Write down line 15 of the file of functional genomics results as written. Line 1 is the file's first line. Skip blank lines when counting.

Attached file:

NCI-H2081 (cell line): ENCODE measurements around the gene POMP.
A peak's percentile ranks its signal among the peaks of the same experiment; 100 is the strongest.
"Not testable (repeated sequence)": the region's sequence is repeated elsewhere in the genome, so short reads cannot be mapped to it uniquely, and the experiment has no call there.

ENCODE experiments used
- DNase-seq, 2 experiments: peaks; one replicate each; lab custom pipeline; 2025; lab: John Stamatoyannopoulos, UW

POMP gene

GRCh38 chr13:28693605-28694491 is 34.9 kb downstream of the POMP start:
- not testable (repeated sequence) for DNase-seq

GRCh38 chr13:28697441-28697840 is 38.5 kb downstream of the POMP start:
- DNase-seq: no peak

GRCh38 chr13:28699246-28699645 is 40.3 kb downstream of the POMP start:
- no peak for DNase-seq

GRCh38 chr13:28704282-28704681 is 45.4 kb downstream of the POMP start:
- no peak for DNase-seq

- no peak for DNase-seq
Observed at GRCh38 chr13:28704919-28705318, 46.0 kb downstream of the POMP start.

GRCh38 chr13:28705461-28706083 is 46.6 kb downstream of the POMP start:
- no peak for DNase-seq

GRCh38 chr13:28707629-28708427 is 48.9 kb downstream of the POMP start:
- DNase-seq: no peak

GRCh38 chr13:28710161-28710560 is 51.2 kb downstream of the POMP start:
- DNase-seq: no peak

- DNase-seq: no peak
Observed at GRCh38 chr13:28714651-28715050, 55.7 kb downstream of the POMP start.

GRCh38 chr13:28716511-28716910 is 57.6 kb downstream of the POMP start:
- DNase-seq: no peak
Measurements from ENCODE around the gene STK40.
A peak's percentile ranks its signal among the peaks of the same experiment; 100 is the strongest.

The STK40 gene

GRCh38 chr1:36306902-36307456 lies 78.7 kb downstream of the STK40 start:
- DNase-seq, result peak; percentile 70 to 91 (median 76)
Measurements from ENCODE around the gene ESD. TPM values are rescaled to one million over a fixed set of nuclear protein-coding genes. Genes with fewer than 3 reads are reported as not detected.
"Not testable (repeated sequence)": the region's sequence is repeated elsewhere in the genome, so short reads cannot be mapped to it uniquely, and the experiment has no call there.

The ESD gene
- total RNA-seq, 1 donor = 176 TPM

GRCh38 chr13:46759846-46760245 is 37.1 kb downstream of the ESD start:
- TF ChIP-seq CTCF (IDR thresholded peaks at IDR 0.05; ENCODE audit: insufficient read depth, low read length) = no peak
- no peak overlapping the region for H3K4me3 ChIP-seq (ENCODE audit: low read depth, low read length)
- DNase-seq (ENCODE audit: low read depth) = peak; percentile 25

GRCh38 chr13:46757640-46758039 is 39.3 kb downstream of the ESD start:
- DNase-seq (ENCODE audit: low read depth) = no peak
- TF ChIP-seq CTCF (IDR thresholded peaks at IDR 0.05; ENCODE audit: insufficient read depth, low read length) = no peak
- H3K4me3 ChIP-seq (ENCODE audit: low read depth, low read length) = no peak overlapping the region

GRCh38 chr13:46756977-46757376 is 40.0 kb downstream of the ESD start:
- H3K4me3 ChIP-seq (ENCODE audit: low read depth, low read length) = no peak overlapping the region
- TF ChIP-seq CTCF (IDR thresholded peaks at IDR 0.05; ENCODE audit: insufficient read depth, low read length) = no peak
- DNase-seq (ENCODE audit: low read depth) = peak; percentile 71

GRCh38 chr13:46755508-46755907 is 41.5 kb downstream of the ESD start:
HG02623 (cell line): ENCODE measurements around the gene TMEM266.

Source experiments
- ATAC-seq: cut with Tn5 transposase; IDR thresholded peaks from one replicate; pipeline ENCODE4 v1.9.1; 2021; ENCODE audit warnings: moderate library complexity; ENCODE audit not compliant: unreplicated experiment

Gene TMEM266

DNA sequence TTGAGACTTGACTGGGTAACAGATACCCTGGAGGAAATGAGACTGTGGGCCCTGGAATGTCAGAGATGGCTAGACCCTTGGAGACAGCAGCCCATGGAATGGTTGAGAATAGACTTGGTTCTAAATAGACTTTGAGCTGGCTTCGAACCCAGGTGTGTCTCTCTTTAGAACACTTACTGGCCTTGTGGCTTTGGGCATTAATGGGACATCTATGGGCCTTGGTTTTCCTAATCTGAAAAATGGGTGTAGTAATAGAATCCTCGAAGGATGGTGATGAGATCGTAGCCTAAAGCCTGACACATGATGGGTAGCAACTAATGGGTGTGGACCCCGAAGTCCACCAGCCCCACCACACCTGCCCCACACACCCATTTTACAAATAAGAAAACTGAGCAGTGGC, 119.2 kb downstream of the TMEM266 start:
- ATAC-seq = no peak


- no peak for DNase-seq